Bivalence and in some cases anger and hostility even

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bivalence and, in some cases, anger and hostility – even ex- plicit death wishes – towards a suicidal person (22-25). This absence of good communication and dialogue seems not to be characteristic of the young rural Vietnamese families studied here alone. In a Chinese study (6) the association between impulsive, low-planned suicidal actions and acute life events was de- scribed. Our study results confirm the important role played by these acute and prolonged psychosocial stressors in the suicidal process. Given the high proportion of low-planned suicides that involve pesticides stored in the home, Phillips et al (26) rec- ommend restricting the accessibility of these drugs as an ef- fective suicide-preventive strategy. This is important, but re- IMP. 47-53 23-01-2008 17:11 Pagina 51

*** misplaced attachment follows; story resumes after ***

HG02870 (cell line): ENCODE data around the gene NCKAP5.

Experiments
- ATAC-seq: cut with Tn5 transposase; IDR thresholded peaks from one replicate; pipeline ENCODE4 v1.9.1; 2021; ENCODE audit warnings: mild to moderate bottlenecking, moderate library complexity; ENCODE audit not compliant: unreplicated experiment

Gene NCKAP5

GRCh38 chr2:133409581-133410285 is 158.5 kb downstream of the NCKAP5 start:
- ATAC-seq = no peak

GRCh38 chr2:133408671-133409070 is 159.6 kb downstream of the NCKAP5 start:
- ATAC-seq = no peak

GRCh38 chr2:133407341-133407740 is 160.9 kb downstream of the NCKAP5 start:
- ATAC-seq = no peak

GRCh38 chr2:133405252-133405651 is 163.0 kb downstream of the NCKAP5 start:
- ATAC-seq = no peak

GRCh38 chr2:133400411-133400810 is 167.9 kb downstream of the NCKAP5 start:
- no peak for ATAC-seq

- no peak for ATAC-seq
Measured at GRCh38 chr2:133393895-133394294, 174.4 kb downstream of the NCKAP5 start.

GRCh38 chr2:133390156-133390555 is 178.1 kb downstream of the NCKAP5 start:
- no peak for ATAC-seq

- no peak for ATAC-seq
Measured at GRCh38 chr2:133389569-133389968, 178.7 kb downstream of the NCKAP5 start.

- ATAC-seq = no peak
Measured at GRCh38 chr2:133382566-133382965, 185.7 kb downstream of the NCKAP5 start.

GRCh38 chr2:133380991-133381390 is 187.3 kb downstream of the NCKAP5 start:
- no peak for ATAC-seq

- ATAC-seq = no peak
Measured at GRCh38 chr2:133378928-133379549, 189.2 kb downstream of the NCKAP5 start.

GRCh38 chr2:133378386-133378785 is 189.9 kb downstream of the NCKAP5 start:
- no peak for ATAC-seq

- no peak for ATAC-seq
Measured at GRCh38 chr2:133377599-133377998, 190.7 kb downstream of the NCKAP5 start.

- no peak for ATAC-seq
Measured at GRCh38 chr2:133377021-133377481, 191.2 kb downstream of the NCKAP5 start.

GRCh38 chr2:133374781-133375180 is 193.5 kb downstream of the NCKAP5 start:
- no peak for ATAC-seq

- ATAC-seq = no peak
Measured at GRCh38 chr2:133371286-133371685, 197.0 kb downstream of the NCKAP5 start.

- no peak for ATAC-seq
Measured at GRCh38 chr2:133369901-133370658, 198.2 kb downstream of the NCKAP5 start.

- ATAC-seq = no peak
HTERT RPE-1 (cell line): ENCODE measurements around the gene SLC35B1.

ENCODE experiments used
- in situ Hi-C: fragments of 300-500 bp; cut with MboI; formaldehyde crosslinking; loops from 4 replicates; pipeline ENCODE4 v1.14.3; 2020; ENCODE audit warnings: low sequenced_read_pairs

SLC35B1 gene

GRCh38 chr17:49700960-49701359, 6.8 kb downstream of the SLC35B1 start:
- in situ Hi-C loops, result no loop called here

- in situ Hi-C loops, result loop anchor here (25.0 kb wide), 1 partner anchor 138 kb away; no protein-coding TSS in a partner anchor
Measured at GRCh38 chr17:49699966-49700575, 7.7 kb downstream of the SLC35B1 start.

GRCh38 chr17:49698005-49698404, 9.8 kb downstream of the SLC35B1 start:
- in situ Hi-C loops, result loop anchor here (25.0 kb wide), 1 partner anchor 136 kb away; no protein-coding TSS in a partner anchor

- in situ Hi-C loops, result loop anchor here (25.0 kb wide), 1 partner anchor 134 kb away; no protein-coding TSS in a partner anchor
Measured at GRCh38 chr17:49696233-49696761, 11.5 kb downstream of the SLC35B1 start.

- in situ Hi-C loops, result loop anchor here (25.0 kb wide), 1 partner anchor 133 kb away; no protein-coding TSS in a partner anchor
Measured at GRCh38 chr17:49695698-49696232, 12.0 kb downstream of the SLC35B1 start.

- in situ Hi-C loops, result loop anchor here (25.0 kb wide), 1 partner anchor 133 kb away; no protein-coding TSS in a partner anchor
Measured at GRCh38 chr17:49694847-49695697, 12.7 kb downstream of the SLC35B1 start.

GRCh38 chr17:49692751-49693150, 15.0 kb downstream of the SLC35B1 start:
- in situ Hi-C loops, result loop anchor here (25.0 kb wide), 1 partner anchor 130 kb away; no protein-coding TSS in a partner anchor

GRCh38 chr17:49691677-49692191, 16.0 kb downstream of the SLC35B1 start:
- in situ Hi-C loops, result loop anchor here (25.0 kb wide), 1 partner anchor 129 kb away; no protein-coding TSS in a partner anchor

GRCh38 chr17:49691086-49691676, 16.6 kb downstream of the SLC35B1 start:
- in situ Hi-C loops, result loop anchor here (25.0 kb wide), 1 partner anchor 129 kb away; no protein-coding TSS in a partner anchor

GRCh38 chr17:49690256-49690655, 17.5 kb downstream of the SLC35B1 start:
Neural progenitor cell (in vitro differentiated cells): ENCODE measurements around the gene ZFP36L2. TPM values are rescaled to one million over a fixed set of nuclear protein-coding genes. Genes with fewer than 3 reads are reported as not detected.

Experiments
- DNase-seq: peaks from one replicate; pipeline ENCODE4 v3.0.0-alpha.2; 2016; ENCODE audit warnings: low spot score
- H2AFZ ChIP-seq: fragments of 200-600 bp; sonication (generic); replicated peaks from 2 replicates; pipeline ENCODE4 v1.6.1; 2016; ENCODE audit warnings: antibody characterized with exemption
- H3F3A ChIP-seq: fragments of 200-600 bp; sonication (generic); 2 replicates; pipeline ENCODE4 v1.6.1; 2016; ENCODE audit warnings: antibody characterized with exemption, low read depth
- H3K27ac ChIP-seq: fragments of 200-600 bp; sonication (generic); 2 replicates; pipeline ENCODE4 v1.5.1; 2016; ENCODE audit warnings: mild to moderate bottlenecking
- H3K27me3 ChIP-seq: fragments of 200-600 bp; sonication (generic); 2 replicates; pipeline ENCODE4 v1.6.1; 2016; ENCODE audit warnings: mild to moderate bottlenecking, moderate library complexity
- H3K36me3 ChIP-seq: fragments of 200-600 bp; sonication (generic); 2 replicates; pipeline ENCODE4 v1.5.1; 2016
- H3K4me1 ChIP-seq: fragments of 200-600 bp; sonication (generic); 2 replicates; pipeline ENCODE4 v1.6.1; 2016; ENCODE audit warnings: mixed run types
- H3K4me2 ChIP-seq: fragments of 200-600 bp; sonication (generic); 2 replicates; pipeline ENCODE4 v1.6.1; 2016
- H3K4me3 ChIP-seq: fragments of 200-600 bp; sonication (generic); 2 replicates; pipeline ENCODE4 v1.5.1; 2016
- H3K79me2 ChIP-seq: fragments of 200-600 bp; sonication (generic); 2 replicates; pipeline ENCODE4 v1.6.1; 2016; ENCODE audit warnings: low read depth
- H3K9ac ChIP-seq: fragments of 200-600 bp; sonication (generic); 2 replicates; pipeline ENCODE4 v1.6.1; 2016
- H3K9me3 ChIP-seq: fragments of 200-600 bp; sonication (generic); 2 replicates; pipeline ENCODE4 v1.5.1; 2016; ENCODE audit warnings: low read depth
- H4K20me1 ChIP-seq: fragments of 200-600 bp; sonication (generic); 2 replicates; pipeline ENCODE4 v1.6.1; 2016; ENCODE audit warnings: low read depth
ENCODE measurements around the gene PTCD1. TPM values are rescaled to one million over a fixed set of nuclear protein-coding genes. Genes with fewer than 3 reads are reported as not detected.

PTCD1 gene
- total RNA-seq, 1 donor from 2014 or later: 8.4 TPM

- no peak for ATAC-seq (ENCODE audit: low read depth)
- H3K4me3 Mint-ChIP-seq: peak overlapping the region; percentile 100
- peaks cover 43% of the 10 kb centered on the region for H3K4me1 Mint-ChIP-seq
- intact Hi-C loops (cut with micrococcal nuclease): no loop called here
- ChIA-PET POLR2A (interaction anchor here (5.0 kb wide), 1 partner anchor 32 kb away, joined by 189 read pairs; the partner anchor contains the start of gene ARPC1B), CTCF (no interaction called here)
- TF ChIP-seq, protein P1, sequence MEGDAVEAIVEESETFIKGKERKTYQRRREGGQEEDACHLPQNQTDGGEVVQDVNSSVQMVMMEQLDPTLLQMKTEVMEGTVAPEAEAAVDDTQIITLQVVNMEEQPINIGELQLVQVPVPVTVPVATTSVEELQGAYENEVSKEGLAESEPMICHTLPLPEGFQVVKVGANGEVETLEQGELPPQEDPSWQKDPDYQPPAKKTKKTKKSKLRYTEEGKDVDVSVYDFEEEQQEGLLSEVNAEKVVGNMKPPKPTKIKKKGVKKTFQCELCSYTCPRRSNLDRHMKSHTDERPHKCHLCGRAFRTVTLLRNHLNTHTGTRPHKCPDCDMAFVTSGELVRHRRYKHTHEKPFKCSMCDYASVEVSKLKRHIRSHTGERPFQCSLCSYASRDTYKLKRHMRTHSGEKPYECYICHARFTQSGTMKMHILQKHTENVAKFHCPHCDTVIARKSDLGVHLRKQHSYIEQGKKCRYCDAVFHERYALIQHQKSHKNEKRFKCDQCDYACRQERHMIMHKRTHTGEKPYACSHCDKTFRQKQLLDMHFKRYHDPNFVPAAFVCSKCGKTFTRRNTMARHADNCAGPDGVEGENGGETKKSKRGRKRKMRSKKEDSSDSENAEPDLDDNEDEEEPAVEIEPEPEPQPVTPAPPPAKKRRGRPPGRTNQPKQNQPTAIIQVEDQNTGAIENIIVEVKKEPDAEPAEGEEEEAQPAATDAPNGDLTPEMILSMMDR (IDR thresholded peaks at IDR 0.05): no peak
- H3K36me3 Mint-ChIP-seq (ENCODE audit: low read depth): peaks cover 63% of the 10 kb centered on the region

52 World Psychiatry 7:1 - February 2008 stricting the means of committing suicide may only post- pone suicidal acts. On the basis of the interviews in the present study, teaching young people and their parents to use communication skills and coping abilities, instead of re- sorting to violence and punishment when problems arise in everyday life, appears to be an equally important strategy. The low educational level of the suicide attempters’ par- ents may be a limitation on their ability to understand these young people’s communication of distress. However, the same problems may exist in suicidal families where the par- ents’ educational level is high (20, 21). The barriers charac- teristic of Vietnamese culture, in which disclosure of emo- tional problems is unusual, are of limited explanatory value, since lack of communication between parents and suicidal young people is also observed in Western studies (13,20,21). Perception of support from the family The young persons in the present study felt, deeply and bitterly, that they did not receive practical, financial and psy- chological support when they felt distressed. Moreover, 15 of the 19 young people were primary or secondary school dropouts. Reactions from the school, society and the family were lacking. The Programme on Global Child Mental Health (www . globalchildmentalhealth.com ) recently launched by the WPA, in cooperation with the World Health Organization and the International Association for Child and Adoles- cent Psychiatry and Allied Professions (IACAPAP), makes school dropouts the focus of interventions aimed at pre- venting mental problems and suicide. Dropping out of school is one of the most significant indicators of mental distress and mental problems, of which suicide attempts and suicide are the ultimate consequence. Suicide prevention Is suicide prevention through detection of suicidal com- munication and distress possible? It is difficult to judge how much this kind of intervention could prevent suicide attempts among Vietnamese youngsters. However, it seems meaning- ful to supplement restriction of highly toxic and lethal means of suicide with some kind of psychosocial strategy. Psy- chosocial strategies that focus on young people at risk, such as school dropouts, and on teaching families how to commu- nicate about problems and distress, can be tested. Teaching

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